For “mechanical” filters (figures 1 & 2), we observe either enhanced efficiency or steady penetration (4). For solid particle filtering devices incorporating “electret materials” (figures 3 & 4), particle penetration increases to a maximum at the start of the test, before decreasing due to the clogging effect. On the other hand, particle penetration often continues to increase in liquid particle filtering devices.
This means that a high efficiency-classed (e.g. P3) device can change class to become an average or low efficiency (P2 or P1) device during its service life. Under these circumstances, the real protection factor will no longer correspond to the protection factor determined by laboratory testing. Besides the fact that the observed performance of different devices on site will be inferior to the laboratory-measured performance, this decrease may have a considerable impact on the health of users.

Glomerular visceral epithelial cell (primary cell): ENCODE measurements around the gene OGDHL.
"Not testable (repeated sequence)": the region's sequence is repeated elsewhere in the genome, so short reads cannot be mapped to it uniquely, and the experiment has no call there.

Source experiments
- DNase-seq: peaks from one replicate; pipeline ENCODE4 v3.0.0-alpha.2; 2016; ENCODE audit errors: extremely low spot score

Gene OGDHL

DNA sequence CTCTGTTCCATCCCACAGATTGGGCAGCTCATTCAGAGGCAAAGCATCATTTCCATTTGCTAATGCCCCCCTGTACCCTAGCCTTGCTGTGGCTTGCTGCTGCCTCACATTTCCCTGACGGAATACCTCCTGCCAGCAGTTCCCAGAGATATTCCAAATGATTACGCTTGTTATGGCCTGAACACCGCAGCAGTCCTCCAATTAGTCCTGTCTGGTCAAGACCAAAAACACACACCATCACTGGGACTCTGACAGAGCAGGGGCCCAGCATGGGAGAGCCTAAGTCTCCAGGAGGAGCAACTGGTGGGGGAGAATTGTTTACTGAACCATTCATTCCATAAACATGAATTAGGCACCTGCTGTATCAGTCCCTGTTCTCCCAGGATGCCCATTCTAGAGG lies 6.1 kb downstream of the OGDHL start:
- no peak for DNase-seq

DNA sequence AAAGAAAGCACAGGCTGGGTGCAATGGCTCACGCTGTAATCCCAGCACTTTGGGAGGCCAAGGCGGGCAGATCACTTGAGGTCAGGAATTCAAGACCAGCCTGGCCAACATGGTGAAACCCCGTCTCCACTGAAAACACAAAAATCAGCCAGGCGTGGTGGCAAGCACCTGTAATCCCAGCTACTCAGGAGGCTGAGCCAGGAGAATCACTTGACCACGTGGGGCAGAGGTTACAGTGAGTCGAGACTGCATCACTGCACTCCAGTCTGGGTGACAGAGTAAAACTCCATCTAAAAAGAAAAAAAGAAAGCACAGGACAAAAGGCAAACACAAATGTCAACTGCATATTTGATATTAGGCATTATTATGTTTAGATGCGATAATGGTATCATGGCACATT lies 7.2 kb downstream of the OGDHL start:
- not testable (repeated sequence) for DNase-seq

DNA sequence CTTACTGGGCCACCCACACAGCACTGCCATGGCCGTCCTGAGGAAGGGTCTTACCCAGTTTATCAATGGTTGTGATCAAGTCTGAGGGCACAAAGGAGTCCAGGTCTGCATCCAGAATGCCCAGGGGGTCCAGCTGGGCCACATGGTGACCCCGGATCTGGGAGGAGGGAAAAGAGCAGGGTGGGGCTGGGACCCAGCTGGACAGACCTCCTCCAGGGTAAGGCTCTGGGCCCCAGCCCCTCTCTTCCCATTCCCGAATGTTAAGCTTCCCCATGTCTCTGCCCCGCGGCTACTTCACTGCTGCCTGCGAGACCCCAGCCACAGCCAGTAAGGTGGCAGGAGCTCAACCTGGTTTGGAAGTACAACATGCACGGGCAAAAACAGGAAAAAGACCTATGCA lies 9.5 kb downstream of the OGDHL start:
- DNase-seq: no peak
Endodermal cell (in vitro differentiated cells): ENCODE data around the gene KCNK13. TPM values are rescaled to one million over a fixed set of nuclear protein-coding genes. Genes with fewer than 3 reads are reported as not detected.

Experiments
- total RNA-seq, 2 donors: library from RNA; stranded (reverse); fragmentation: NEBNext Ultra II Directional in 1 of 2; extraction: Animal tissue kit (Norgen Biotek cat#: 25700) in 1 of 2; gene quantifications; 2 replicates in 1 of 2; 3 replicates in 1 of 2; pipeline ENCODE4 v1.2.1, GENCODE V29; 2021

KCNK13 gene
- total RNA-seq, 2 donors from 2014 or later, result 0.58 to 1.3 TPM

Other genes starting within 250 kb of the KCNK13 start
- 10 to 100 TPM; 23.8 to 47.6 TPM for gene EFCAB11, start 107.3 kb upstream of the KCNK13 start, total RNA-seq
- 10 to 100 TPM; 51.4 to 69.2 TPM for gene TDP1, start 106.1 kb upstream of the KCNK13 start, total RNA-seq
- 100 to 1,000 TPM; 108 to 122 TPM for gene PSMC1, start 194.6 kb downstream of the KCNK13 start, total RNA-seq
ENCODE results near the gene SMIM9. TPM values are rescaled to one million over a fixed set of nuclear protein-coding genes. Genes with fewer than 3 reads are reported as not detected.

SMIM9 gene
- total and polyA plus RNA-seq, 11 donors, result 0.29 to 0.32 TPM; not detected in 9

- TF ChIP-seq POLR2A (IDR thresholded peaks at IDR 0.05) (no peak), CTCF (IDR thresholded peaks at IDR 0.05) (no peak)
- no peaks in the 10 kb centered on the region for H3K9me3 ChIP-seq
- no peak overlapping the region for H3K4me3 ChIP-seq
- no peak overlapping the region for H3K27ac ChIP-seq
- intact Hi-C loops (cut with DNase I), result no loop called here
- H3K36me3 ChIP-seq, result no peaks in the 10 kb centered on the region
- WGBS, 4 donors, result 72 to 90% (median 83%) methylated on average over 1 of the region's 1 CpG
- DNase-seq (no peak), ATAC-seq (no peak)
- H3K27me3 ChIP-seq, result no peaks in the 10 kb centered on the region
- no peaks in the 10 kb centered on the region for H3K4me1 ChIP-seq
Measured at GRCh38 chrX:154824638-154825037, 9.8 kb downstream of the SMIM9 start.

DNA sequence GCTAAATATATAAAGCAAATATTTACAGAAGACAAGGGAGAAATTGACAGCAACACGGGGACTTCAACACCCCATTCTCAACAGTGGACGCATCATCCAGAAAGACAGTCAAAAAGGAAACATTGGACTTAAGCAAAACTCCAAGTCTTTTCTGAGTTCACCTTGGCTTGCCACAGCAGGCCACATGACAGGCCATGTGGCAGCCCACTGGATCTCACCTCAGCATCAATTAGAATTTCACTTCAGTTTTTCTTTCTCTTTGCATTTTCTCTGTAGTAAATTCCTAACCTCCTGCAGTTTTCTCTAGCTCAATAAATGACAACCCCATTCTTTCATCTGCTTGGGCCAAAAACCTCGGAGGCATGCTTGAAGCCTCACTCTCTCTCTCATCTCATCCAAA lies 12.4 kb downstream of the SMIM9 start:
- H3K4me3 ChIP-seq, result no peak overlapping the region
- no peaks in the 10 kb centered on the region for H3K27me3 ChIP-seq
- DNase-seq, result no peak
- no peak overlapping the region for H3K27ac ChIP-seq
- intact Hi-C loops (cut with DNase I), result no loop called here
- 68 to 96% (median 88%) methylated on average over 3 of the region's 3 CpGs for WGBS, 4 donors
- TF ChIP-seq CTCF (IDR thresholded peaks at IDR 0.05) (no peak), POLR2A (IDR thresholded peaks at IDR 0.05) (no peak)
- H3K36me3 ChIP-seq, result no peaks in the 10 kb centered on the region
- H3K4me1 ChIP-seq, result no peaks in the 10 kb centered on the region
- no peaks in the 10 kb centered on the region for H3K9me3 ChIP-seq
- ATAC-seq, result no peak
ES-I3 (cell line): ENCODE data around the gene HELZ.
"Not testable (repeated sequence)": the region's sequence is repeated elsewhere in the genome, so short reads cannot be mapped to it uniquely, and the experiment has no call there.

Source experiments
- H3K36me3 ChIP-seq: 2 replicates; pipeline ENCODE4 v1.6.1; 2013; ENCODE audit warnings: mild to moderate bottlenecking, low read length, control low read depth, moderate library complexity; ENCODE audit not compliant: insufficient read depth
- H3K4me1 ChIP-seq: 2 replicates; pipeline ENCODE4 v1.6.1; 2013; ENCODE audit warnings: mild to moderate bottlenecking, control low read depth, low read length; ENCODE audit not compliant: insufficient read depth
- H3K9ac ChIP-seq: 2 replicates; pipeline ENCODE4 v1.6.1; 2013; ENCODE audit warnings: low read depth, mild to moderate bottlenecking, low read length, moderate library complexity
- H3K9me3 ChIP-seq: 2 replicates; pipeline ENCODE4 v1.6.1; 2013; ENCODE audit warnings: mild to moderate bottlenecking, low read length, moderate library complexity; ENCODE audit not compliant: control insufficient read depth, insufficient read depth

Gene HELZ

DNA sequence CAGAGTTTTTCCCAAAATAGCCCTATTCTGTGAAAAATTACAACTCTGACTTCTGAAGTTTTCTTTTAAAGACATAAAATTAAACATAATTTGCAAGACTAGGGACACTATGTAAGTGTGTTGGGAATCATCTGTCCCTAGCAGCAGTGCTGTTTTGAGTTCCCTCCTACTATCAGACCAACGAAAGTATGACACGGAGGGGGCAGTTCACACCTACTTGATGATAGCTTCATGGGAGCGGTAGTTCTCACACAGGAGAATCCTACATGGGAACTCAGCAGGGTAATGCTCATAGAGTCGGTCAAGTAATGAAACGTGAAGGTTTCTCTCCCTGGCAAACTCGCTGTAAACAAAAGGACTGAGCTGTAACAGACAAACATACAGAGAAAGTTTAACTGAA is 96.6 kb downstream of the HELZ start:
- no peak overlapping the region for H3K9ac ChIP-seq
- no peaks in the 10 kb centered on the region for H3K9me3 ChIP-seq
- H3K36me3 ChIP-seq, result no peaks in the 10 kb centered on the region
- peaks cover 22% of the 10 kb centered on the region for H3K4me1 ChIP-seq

INRS believes that the European testing procedure for assessing particle filtration performance of filter devices is inadequate both for ensuring that the protection level expected by the end-user will be maintained throughout his task performance period and for selecting the most suitable protection devices. Through the European Technical Committee for RPD standardisation, INRS has called for a change in the testing methods included in the relevant standards. Unfortunately, other members, who argue that the INRS observations require confirmation prior to normative revision, have not taken this request into account. A working group has been set up to tackle the problem and the results of its work essentially confirm the INRS observations, but these results have again been left aside because of research initiated at ISO level.